Why was I in the depths of Rochdale at 9pm on a Tuesday evening? Photography reasons, of course. (OK, actually it was a football match.) The substantial tower blocks in the background are locally known as the ‘Seven Sisters’, I believe. As is often the case, going monochrome disguises some dubious sodium-lighting yellowness and the odd bit of lens flare. Plus it just seems like a black-and-white kind of place, to be honest, befitting the first day of November.
Whenever I walk past the new car park on Princess Street in Manchester, just north of the Mancunian Way (the shadow of which is visible), nine times out of ten there is a mysterious, anonymous white van parked in the service tunnel, as here. The metal grille in front of it adds a pointillist effect to what is basically an abstract. Yes, probably it would have been better without the shadow, but it was another sunny and warm day, so I’m not complaining too much.
Another damp day. With only occasional breaks, it feels like it’s been raining for weeks. A misty car park somewhere in the western reaches of Leeds. In the distance another soul who, like me, is just glad to find a game on. This shot is a relative rarity for me, as it’s one where I don’t mind the cars.
Here’s 1960s town planning for you. Build a concrete monstrosity of a street in the centre of your city, with a car park on top of it, and name it after a female character from that city’s history who was alluring enough to appeal to its most dashing hero. Maid Marian’s appeal is at least hinted at by whomever decorated the wall, but that’s scant consolation.
This one is here more because I like the shapes and patterns than anything else. But I suppose there’s an ongoing sense of frustration at the remnants of lockdown, which hangs around like an irritating guest at a party that can’t get started with him there. We are in the ‘we’re doing it because we said three months ago that we would’ stage, as far as Authority goes — for of course, they cannot be seen to have changed their minds. Going on the front pages of the papers today even the media are not bothered any more. But Mytholmroyd station car park remains largely unused.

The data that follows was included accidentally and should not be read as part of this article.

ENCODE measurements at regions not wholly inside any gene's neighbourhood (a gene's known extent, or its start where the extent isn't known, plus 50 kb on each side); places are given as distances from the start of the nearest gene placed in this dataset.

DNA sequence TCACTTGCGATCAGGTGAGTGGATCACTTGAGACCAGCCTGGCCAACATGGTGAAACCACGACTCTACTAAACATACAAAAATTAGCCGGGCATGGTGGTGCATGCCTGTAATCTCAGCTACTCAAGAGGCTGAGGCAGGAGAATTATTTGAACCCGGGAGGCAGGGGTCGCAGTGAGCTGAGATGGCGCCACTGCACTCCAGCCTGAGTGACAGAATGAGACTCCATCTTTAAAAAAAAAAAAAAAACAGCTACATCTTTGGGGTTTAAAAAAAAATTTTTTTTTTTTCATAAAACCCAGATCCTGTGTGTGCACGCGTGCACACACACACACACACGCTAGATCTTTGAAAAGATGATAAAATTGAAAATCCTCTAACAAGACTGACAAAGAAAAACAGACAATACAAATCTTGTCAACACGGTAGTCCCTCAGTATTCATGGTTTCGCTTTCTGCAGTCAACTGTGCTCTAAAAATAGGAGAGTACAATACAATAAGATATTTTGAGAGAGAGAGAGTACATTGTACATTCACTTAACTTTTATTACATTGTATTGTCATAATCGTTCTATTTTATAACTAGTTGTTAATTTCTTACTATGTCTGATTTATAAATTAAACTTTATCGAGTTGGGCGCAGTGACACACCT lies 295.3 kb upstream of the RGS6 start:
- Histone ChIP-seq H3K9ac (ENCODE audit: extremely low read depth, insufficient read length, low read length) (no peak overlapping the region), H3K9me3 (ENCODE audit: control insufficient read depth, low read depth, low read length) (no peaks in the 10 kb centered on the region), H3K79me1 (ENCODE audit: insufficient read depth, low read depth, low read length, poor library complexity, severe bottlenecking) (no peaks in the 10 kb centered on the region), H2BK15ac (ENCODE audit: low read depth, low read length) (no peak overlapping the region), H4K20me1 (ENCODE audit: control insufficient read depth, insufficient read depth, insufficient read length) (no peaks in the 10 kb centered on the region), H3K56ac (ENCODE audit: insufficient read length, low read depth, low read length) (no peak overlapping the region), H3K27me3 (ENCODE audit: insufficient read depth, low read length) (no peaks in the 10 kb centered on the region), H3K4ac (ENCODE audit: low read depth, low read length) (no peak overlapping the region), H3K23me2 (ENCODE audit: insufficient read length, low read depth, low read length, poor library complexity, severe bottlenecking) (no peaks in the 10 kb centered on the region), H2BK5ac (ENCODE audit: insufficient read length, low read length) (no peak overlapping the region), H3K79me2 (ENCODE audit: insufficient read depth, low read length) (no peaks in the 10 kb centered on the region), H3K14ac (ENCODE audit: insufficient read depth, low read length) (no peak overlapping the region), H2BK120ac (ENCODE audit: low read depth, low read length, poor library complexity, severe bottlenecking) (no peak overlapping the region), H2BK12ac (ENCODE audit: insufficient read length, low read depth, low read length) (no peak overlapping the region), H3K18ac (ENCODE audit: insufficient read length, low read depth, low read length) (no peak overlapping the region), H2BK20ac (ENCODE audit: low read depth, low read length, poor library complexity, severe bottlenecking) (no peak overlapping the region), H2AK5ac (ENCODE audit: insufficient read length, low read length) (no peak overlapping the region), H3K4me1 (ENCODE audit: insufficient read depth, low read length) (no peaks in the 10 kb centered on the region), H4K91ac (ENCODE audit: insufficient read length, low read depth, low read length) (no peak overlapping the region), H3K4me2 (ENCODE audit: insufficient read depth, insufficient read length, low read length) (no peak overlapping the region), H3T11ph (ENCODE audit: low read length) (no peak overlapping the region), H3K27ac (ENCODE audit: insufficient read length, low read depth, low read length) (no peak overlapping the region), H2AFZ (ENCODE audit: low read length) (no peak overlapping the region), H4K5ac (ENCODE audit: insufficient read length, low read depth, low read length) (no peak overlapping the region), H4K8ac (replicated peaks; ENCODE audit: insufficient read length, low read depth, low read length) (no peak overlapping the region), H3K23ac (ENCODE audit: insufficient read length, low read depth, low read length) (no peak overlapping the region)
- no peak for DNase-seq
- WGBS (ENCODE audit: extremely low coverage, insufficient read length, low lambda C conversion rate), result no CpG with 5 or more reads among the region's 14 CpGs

The establishment in question is located somewhere round here but that sign isn’t pointing to it. Instead it just presides over a mostly empty car park, where there should be signs of visitors, shoppers, people just hanging out in the town centre on a Saturday.
One of the lies we’ve been sold over the last year centres around the notion of ‘essentia’ and ‘non-essential’ retail. Amazon can compel their drones to go work in warehouses that are centres of virus transmission, but I am not allowed to patronise a local bookshop, nor to buy a pair of shoes. This has been an unparalleled opportunity to shaft small businesses, one the Tories (backed up by Labour, who are even worse) have taken with glee, while puttng on their concerned face, and telling us it’s all for our own good. Not if you are a business owner, I imagine. But that’s OK, we can just blame them for ‘not adapting’, like not inventing a way to get nails done online. Sorry to break out into this again, but there’ll be weeks more of this crap yet.
My penultimate day in Manchester, 2020. A year which has had fewer such days than expected. How often does the place display its appalling street drainage? I think this is a big contributor to the city’s reputation for wetness.
My Manchester colleague Lee skulks around the Uni of Melbourne’s underground car park waiting to be picked up. So to speak. Melbourne’s seventh shot in a row, and there’ll be a few more yet: a period of stability, place-wise, after a long run of moving around — the period 8th March to 4th April featured 21 different places.
Altrincham Street marks one of the edges of the Manchester campus. Officially, it ends just behind where this shot was taken: here, we are looking through a gate that blocks off this extension, squeezing itself through the gap between the car park and the (overcrowded and inadequate) cross-Manchester railway line on the right. Why this shot, and the second monochrome shot in a row? I just like the perspectives. And it’s a kind of non-space, forgotten, unused. In some cities there’d be a whole thriving community down here.